The United States has moved away from the tough stance toward drug abuse that symbolized the early years of the war on drugs. Discover how Republicans have influenced American drug policy since the war on drugs began and how the party plans to fight today’s drug epidemic.For half a century, the Republican Party has advocated for strict drug laws and little tolerance for drug use. Republican presidents are credited with launching the war on drugs, creating policies that filled prisons and using military resources to combat international drug trafficking. Nearly 50 years after President Richard Nixon took office, the war on drugs is widely viewed as a failure. Critics blame misguided sentencing laws and an inadequate focus on treatment. But Republican drug policy has never ignored research, education or rehabilitation. FBI task forces and international military intervention may be the Republican Party’s most recognizable attempts to halt drug abuse, but the party has supported and co-sponsored legislation to fund research, advance treatment methods and reform criminal justice policies since the 1970s.
This act clarified and strengthened the federal government’s authority to regulate the manufacture, distribution and possession of controlled substances. It also created five classifications of drugs called schedules. The law increased funding for treatment, education and research.
“We have concluded that society should seek to discourage use while concentrating its attention on the prevention and treatment of heavy and very heavy use. The Commission feels that the criminalization of possession of marihuana for personal use is socially self-defeating as a means of achieving this objective.”
This executive order abolished the BNDD and merged all drug enforcement agencies into the newly created U.S. Drug Enforcement Administration under the Department of Justice.
This law grouped the National Institute on Drug Abuse with the National Institute on Alcohol Abuse and Alcoholism and the National Institute of Mental Health under the authority of the newly created Alcohol, Drug Abuse and Mental Health Administration.
“In recent years, a murderous epidemic of drug abuse has swept our country. Mr. Carter, through his policies and his personnel, has demonstrated little interest in stopping its ravages. Republicans consider drug abuse an intolerable threat to our society, especially to the young.”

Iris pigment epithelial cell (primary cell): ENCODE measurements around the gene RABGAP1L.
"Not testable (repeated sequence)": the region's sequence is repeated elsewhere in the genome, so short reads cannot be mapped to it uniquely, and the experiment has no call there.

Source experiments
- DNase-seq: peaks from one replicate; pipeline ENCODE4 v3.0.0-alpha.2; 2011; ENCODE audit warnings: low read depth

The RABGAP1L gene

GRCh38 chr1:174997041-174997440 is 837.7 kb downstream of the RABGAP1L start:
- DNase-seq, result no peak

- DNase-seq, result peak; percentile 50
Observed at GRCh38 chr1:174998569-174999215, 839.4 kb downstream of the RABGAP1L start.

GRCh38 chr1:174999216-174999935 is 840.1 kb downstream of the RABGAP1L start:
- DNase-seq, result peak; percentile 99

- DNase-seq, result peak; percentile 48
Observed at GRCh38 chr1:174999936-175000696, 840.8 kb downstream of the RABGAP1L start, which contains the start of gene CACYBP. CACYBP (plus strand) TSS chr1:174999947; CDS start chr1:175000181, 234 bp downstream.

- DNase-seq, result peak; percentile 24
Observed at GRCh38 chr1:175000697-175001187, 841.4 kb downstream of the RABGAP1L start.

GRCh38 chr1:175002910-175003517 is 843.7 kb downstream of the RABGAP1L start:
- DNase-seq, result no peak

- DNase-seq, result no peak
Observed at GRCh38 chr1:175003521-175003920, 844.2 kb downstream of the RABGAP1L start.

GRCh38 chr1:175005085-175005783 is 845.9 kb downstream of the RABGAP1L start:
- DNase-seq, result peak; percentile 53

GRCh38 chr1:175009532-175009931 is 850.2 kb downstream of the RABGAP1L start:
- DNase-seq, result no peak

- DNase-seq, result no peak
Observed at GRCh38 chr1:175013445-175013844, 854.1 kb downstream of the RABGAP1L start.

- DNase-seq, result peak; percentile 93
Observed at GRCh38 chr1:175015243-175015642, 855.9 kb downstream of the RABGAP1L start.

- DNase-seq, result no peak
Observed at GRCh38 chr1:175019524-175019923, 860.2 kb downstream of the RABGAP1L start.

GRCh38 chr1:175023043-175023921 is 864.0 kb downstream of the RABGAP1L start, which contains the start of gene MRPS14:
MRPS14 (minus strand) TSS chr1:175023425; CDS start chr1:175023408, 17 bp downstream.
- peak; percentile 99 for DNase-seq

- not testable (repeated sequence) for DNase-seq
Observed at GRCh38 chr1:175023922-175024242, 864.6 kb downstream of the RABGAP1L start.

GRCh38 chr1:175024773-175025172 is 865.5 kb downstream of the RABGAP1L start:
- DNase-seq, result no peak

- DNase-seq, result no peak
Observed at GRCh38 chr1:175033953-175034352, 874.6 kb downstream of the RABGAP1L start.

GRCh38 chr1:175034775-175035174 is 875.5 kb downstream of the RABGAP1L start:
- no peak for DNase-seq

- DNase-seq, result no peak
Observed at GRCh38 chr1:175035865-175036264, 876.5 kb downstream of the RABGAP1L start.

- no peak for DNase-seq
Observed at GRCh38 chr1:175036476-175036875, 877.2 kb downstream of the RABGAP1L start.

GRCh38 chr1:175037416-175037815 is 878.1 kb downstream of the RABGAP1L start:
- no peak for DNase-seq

“We must address ailments not symptoms, in health-care policy. Drug and alcohol abuse costs thousands of lives and billions of dollars every year. We reaffirm our vigorous commitment to alcohol and drug abuse prevention and education efforts.”
This law increased criminal penalties for drug traffickers, repeat offenders and criminal organizations. It also boosted funding for prevention and treatment efforts and established new research programs. One part of the law, the Federal Analogue Act, increased funding for new prisons and educational programs, but it created a controversial mandatory minimum sentencing policy that would later influence the disproportionate prosecution of African-Americans.
This act created the Office of National Drug Control Policy and the position of Director of National Drug Control Policy, popularly referred to as the drug czar. It also ordered the Department of Justice to create programs for civil law enforcement and authorized a variety of educational and research programs.
“The Office of National Drug Control Policy was cut by 80 percent, and federal drug prosecutions dropped 25 percent. His Attorney General proposed to reduce mandatory minimum sentences for drug trafficking and related crimes, and his Surgeon General advocated legalization of narcotics.”
This law established criminal penalties for trafficking of methamphetamine and precursor chemicals used to make the drug.
This act provides grants to local organizations that promote anti-drug messages to youth.
This act outlawed the lease, rent or use of a structure for the purposes of manufacturing or distributing a controlled substance. It also ordered the creation of a DEA special agent in each state who was in charge of reducing the supply of club drugs. It also authorized the use of funds to educate parents and youth about the dangers of club drugs.
“We will continue the fight against producers, traffickers and distributors of illegal substances through the collaboration of state, federal and local law enforcement. We support the work of those who help individuals struggling with addiction, and we support strengthening drug education and prevention programs to avoid addiction.”
This law increased the amount of crack cocaine required to meet the threshold for a mandatory drug trafficking sentence and repealed the five-year minimum for first-time possession of crack. It also ordered the U.S. Sentencing Commission to review and amend sentencing guidelines.
“We support mandatory prison sentencing for gang crimes, violent or sexual offenses against children, repeat drug dealers, rape, robbery and murder. … We endorse State and local initiatives that are trying new approaches to curbing drug abuse and diverting first time offenders to rehabilitation.”
Published on: October 19, 2016
Last updated on: December 6, 2019
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